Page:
When the Portland school board hired Caulk as its superintendent in 2012, the district was just emerging from a disastrous financial scandal that forced out the previous schools chief.
“I’ve always wanted to put myself in uncomfortable positions and situations ...to learn about myself and to learn about others,” Caulk said. “It’s a challenge, and I feel like I can make a difference. That I can be a catalyst. Not the difference, but a piece of the puzzle.”
The school board wanted a leader who would foster community ties.
They chose Caulk, who was working as an assistant superintendent in Philadelphia at the time, overseeing 36 schools that educated 16,000 students. During his time in Portland, Caulk helped the district establish a multiyear budgeting process, devise a comprehensive master plan, and create the Portland Education Foundation to raise private funding for schools.
“He weathered the storm of what was going on here,” said Ed Bryan, a former Portland school board member and the current vice president of the district’s foundation. “He did a pretty good job of steadying the ship and getting us back to a place where we could move forward.”
And then, he was gone after three years, off in search of his next challenge.
“A bigger and better opportunity came up that fit with his vision,” Bryan said. “Some superintendents are wonkish about education and some superintendents have more of a 50,000-foot view and want to do more, be more community-facing. Manny was somebody that could really do both.”
Those skills have come to the fore in Lexington, a place Caulk calls the “wealthiest, most [needy] district” he’s worked in. For every pocket of prosperity, there’s another of poverty. For the first time in district history, more than half its students qualify for free or reduced-price meals.
I’ve always wanted to put myself in uncomfortable positions and situations. It’s a challenge, and I feel like I can make a difference. That I can be a catalyst.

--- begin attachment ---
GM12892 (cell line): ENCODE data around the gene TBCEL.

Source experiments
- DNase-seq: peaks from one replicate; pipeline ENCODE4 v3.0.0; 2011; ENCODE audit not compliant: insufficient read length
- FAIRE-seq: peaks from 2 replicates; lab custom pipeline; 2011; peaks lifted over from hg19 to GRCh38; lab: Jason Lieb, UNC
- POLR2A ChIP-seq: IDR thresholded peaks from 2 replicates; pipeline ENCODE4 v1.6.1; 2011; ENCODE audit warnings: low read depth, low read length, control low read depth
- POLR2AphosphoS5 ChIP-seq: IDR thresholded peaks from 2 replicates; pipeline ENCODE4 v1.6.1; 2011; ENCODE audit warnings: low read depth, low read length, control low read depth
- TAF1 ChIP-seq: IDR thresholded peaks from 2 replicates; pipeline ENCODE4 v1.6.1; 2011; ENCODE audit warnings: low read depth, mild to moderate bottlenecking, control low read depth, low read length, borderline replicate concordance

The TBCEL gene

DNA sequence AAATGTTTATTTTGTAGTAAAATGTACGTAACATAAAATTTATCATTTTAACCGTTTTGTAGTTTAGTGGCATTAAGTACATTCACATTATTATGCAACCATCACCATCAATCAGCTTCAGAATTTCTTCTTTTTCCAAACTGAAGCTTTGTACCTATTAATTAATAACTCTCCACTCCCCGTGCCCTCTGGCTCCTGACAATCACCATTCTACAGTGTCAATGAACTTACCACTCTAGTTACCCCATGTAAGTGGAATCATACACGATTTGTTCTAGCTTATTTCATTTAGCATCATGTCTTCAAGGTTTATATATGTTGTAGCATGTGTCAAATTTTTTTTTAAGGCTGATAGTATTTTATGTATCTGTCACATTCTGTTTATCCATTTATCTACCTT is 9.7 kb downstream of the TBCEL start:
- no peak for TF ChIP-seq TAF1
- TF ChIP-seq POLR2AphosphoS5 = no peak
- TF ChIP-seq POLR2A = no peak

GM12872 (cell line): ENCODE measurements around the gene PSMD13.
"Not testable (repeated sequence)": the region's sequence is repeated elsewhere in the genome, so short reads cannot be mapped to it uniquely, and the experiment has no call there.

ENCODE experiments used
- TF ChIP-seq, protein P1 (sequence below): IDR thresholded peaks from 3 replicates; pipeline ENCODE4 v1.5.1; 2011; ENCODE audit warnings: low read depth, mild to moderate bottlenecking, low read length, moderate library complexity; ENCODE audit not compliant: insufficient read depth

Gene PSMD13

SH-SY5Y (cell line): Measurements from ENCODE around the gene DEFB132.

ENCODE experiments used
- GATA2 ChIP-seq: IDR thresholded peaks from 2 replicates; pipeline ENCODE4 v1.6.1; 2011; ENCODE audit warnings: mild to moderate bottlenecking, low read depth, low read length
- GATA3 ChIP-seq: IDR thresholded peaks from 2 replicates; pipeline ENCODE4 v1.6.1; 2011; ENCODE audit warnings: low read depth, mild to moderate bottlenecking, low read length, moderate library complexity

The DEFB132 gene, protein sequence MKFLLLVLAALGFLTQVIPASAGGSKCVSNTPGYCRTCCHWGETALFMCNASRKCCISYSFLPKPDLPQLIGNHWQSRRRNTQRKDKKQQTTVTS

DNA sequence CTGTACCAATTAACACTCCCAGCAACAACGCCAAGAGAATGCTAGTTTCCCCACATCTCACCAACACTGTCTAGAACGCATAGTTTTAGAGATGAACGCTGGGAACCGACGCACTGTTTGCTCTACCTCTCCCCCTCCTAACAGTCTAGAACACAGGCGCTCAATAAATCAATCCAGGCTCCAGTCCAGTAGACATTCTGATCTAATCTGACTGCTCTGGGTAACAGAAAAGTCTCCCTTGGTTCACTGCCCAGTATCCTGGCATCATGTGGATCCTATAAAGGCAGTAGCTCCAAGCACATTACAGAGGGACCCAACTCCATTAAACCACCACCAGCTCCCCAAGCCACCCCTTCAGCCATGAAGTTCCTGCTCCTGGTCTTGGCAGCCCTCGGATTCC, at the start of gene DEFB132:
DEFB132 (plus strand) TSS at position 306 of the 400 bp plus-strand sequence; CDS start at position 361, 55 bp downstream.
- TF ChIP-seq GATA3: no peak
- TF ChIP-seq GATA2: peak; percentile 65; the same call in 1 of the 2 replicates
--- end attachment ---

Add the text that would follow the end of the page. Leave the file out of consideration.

Magnet programs in the district are thriving, but hiring teachers for its growing English-learner population has proved challenging.
A state review conducted last May determined that while the district now has the capacity to shore up academics in its poorest-performing schools, the work remains incomplete. Due to a decline in test scores during Caulk’s first year, the district’s overall rating dropped from “proficient” back to “needs improvement,” where it had stood two years prior.
In response, Caulk instituted so-called “empowerment zones” that provide a school-based instruction specialist, support team, principal-leadership coach, and extended school days for students in the schools that are struggling the most.
While he’s shoring up his neediest schools, his school board has also pressed him to marshal more support from those outside the district. That sparked a partnership with the philanthropic arm of the Ford Motor Co. that will allow thousands of students in three district high schools, known as the Academies of Lexington, to focus their studies on potential careers such as engineering or health care.
Through community book club discussions and parent-advocacy classes, Caulk has also emphasized outreach to families, including those from groups who are often reluctant to participate in schools, said Kathleen “Penny” Christian, the first vice president of the Fayette County schools parent-teacher association. He wants two-way communication, including critiques and criticism, she said.
“I’ve seen my share of false promises,” said Christian, the mother of a middle school student and three district graduates. “He wants us to say, ‘Manny, this does not work for us.’ ”
Rapport and Relationships
While ratcheting up standards and expectations, Caulk has also managed to build a rapport with wary employees.
“He does that without making people feel like their best isn’t good enough,” said Jessica Hiler, the president of the Fayette County Education Association, the district’s teachers’ union. “That’s his mission. I think everybody’s taken that on.”
Caulk said he can relate to all district employees and how tough the work can be, not only for those who teach in classrooms but also for those who clean them and feed and transport students.
In his first school-related job, Caulk worked as a contract custodian in the Brandywine, Del., district the summer after high school graduation, cleaning classrooms in preparation for the start of school.
“That didn’t go well,” he said. “I showed up on time, got along with my co-workers, you know all those soft skills we talk about. But I couldn’t get the job done.”
There was no apprenticeship program, or even a how-to guide, to help him work the buffer as he waxed classroom and hallways floors.
Caulk’s supervisor had a blunt message for him: Go to college and be a teacher. You can’t cut it here.
Said Caulk: “I thanked him for that career advice.”
Coverage of leadership, summer learning, social and emotional learning, arts learning, and afterschool is supported in part by a grant from The Wallace Foundation, at www.wallacefoundation.org. Education Week retains sole editorial control over the content of this coverage.
A version of this article appeared in the February 21, 2018 edition of Education Week